(iii) Review of the Forest Act 2005 to be in line with Constitution of Kenya 2010 and National Land Policy with active, effective and efficient consultation and participation of Forest Indigenous Communities.
 
(iv) Speedy enactment of Community Land bill, Historical Injustices bill that recognizes and protects the rights of forest indigenous peoples to live in, govern, manage and own their ancestral lands within the protected/conservation areas with close supervision of state agencies.
 
(v) Kenya Forest Service to respect the rule of law (Conservatory Injunctive Orders issued by Eldoret High Court in March 2013 with respect to the case filed by Sengwer of Embobut forest) and to STOP continued harassment and any other form of forceful eviction and displacement (destruction of property, burning of houses, arrests, intimidation, etc) of members of Sengwer indigenous community from their ancestral homes and lands in Embobut forests.
 
Your Excellency Mr. President, may you live to your apology of 26th March 2015 – which we quote in part “The time has come to bring closure to this painful past…. The time has come to allow ourselves the full benefit of a cohesive, unified and confident Kenya, as we claim our future”, by ensuring that members of Sengwer a tribe of Kenya in Embobut forest who are being treated as aliens, IDPs, squatters in our ancestral lands, our community land, are left to peacefully live in Kapkok, Kaptirpai and Koropkwen glades coexisting harmoniously and sustainably with forests, wildlife and natural resources. We are part of the Ecosystem. As you protect forest and wildlife, protect Sengwer peoples from extinction by securing their rights to live in, govern, manage and own their ancestral lands in the above glades of Embobut forest.
 
Finally, Your Excellency Mr. President, we request to know what you agreed on Sengwer land rights with World Bank President in 2014 when he visited you in state house Nairobi – after your meeting, the World Bank President in his speech indicated that there’s a positive way forward on the Sengwer land issue – but what followed to date is continued arrests and evictions of Sengwer peoples from their ancestral lands in Embobut forest.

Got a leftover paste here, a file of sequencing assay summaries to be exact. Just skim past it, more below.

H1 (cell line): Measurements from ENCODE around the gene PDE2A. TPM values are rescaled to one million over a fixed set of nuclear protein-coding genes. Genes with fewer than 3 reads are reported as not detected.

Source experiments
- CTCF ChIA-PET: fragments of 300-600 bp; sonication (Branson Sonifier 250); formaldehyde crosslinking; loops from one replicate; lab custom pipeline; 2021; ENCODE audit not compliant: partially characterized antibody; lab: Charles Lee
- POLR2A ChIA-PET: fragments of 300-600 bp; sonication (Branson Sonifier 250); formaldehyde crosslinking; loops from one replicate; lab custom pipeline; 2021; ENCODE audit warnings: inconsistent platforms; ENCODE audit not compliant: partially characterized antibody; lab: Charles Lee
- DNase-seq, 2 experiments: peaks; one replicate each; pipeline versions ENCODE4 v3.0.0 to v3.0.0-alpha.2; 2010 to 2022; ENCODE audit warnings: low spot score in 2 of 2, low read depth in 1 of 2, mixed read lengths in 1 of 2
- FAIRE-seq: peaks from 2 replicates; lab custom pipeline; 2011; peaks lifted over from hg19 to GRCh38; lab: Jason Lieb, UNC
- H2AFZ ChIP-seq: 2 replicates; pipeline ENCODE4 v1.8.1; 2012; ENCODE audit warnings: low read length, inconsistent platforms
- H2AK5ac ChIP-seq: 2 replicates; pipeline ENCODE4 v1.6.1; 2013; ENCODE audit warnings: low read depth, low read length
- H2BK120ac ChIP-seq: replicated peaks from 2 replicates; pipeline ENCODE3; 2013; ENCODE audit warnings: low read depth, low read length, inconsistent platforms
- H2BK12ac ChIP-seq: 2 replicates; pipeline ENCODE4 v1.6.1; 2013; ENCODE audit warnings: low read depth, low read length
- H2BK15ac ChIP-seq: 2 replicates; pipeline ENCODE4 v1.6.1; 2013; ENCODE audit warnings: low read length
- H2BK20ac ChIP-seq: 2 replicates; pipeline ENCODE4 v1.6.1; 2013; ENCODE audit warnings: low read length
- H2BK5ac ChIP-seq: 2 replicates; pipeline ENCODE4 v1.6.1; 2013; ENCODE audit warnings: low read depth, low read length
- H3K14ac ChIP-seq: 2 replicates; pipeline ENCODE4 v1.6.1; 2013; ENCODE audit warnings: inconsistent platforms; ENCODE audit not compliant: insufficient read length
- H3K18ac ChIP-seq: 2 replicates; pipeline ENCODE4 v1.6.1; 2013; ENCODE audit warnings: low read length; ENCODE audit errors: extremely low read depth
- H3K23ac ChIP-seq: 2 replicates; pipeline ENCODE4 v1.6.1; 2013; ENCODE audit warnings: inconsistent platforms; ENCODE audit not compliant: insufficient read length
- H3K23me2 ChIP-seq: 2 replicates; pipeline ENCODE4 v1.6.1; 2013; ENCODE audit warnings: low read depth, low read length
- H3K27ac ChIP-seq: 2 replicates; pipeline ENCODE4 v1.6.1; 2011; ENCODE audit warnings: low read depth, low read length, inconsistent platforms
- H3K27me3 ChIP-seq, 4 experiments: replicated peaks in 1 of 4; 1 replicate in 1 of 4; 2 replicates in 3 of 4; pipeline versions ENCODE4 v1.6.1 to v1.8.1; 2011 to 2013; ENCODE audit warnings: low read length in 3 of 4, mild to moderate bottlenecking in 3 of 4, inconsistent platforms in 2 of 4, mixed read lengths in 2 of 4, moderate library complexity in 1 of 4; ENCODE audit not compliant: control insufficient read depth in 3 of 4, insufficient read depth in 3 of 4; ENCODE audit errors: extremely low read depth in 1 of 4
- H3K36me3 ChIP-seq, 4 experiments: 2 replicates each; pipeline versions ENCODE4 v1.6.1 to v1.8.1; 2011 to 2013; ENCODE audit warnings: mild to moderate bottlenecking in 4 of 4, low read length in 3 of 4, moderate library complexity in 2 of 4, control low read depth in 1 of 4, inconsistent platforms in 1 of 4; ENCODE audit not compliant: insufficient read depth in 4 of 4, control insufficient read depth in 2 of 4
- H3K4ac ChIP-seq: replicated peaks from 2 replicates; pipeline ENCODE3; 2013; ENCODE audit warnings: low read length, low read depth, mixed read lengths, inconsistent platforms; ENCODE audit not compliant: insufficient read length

Your Excellency Mr. President, if truly you:-
 
(i) Took an oath of office on 9th April 2013 as President of the Republic of Kenya to protect the spirit and letter of our Constitution of Kenya then stop arrests and evictions of Sengwer Forest Indigenous Peoples of Embobut forest, by allowing them to live sustainably in their ancestral lands their community land in Kapkok, Koropkwen and Kaptirpai glades
 
(ii) Apologized for past wrongs on 26th March 2015 then stop arrests and evictions of Sengwer Forest Indigenous Peoples of Embobut forest, by allowing them to live sustainably in their ancestral lands their community land in Kapkok, Koropkwen and Kaptirpai glades
 
(iii) Belief that Kenya is part of the mother earth then protect Sengwer an ethnic minority from cultural genocide and eventual extinction by stopping arrests and evictions of Sengwer Forest Indigenous Peoples of Embobut forest, by allowing them to live sustainably in their ancestral lands their community land in Kapkok, Koropkwen and Kaptirpai glades
 
(iv)Belief in justice and protection of the minority and marginalized communities in Kenya then stop arrests and evictions of Sengwer Forest Indigenous Peoples of Embobut forest, by allowing them to live sustainably in their ancestral lands their community land in Kapkok, Koropkwen and Kaptirpai glades
 
(v) Love Kenyan children, Kenyan women and the elderly then stop arrests and evictions of Sengwer Forest Indigenous Peoples of Embobut forest, by allowing them to live sustainably in their ancestral lands their community land in Kapkok, Koropkwen and Kaptirpai glades
 
Your Excellency Mr. President,
 

Sengwer

 
Your Excellency Mr. President, we look forward for actions that will promote conservation while recognizing and protecting our rights as Sengwer peoples to live sustainably in our ancestral lands in Kapkok, Koropkwen and Kaptirpai glades of Embobut forest with close supervision by state agencies.
 
Yours Faithfully
 
On behalf of Sengwer Forest Indigenous Peoples of Embobut Forest
 
Sengwer letter
 

 


PHOTO Credit: Selly Rotich stands in what used to be her kitchen. Hours earlier Kenya Forestry Service officers had destroyed it. Tony Karumba / The GroundTruth Project.
 

Tweet about this on TwitterShare on Google+Share on FacebookShare on LinkedInShare on StumbleUpon

Leave a Reply

  1. See also this recent Thomson Reuters Foundation article: Locked out of their forests, Kenya’s Sengwer people fight back. Including this note of caution from Tim Christophersen, forest expert with the United Nations Environment Programme:

    Without strong state support for forest communities and enforcement of laws protecting forests, giving indigenous people land titles could be risky, UNEP’s Christophersen said.

    “Doing this half-heartedly would be like giving someone the right to drive, but then not giving them the steering wheel of the car,” he said.

    “It might end in a crash… If there’s weak governance and corruption, then it will not work.”